The shared letter below was sent to all the Councillors who voted AGAINST the ‘Glyphosate-free Wirral’ motion on Monday- in the meeting ‘Spartan grass’ was quoted as a ‘reason’ for this (we understand that beach spraying had been proposed as an amendment although it didn’t get passed). The Climate Crisis is NOT a party political issue, For Trees is working cross-party to try and bring everyone on board.
As always, feel free to share this or use as a template to support your letters
Many thanks,
The ‘For Trees’ Team

Dear Councillor,

In response to your vote on Monday’s Council meeting, on the motion; “Glyphosate-free Wirral”.

I don’t know if you are aware that Spartan grass; from the genus Spartina; Spartina anglica and Spartina maritima are native to Britain and are considered as coastal ecosystem engineers.
The grass establishes as primary vegetation which provides food for pollinators and thus encourages bird-life. Accumulation of sand is enabled where the grassy clumps can establish and, in time, other species are able to establish such as marram grass or Ammophila.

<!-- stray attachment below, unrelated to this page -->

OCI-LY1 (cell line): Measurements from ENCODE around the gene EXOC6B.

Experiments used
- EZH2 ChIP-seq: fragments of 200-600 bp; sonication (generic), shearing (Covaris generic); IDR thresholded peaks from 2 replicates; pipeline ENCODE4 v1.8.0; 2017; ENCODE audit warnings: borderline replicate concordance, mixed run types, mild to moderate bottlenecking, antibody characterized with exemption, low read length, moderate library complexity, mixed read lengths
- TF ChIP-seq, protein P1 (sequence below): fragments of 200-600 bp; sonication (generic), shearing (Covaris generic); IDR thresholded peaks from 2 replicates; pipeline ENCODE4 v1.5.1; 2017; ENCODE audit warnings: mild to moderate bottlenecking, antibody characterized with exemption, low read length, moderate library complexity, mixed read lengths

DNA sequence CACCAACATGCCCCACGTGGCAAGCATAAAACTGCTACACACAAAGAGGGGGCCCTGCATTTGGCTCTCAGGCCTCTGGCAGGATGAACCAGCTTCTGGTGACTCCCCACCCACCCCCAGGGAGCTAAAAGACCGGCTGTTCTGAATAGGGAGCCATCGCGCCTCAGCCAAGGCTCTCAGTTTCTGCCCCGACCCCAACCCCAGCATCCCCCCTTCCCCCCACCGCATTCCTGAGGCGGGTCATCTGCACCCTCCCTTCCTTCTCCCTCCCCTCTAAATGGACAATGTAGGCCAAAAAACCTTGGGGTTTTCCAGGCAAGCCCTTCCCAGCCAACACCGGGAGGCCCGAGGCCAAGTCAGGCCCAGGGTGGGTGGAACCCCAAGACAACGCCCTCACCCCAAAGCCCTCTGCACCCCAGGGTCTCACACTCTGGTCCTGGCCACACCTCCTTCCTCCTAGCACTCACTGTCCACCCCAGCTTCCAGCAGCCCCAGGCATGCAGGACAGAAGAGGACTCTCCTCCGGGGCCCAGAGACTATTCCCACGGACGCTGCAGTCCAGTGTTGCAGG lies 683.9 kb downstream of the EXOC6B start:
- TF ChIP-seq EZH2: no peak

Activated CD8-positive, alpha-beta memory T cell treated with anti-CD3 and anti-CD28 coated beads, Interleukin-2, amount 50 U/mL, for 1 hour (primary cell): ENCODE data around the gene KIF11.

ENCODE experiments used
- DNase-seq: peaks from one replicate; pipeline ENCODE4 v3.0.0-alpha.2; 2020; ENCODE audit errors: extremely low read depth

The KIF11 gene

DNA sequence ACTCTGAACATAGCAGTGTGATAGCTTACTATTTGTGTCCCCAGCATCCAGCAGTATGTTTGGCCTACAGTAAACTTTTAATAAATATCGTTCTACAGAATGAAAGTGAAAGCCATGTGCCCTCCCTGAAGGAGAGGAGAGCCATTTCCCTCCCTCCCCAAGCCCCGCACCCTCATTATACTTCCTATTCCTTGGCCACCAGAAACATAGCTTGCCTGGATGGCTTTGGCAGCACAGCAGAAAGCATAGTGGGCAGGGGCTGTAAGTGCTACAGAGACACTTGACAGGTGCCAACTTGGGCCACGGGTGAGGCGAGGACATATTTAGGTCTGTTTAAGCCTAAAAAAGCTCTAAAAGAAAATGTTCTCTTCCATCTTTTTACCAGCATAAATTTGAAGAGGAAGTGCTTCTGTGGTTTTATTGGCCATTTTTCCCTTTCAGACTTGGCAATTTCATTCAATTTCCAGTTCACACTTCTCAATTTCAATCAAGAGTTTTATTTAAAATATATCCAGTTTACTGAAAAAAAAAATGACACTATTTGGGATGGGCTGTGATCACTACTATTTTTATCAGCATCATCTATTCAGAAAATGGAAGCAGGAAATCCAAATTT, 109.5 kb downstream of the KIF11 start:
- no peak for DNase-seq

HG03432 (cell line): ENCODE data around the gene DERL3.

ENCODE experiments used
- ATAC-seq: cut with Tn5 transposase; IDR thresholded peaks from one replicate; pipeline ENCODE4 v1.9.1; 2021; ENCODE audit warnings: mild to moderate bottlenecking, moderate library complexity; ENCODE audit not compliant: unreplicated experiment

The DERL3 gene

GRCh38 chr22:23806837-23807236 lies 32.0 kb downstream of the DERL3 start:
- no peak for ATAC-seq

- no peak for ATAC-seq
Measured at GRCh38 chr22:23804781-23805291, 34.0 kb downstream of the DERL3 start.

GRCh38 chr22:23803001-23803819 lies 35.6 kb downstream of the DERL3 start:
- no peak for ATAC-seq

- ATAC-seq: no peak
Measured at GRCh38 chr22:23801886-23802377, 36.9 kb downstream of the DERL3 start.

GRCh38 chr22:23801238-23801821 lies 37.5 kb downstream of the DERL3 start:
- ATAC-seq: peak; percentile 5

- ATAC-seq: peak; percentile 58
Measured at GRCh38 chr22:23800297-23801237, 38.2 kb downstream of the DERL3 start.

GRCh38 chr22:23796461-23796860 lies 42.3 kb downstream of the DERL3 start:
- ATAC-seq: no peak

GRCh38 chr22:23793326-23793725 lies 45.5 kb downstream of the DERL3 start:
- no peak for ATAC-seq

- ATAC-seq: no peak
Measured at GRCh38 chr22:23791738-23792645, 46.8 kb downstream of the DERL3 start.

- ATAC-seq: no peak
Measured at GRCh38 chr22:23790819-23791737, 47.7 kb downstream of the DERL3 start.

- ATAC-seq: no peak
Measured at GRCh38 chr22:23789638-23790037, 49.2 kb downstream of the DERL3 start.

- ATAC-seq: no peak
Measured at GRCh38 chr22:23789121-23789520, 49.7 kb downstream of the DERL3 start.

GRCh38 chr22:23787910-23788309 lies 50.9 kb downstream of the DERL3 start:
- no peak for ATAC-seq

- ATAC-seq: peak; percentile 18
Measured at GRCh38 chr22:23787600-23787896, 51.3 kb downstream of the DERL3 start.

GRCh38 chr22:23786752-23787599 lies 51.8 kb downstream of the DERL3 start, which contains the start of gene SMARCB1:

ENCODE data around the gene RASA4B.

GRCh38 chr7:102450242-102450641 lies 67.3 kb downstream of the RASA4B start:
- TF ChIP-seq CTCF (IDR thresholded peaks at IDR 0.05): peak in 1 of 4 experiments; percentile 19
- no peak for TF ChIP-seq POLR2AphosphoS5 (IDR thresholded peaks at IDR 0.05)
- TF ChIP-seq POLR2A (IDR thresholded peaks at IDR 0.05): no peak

These grasses ‘capture’ sand and are able to thrive under conditions of high winds and shifting sands. This allows the accumulation of a more fertile layer and has an essential role in stabilizing to PREVENT COASTAL EROSION.
The three-fold system that follows is;
1. The establishment of a rich ecosystem of dunes as can be seen at Red Rocks, for example where protected species inhabit, such as the natterjack toad.
2. An influx of tourism, such as can be seen in Formby dune system. And….
3. The development and retention of a natural flood defense system.
…..Which costs NOTHING…and yet is highly effective and essentially permanent.
My nephews live besides Hoylake beach and stay well away from the herbicide spraying zone (all year round). They move as far out as is plausible to play in the sand as their parents are more than aware that any inevitable traces of glyphosate, which has clearly been linked to illnesses such as non-Hodgkin Lymphoma and, as such, is a threat to their health.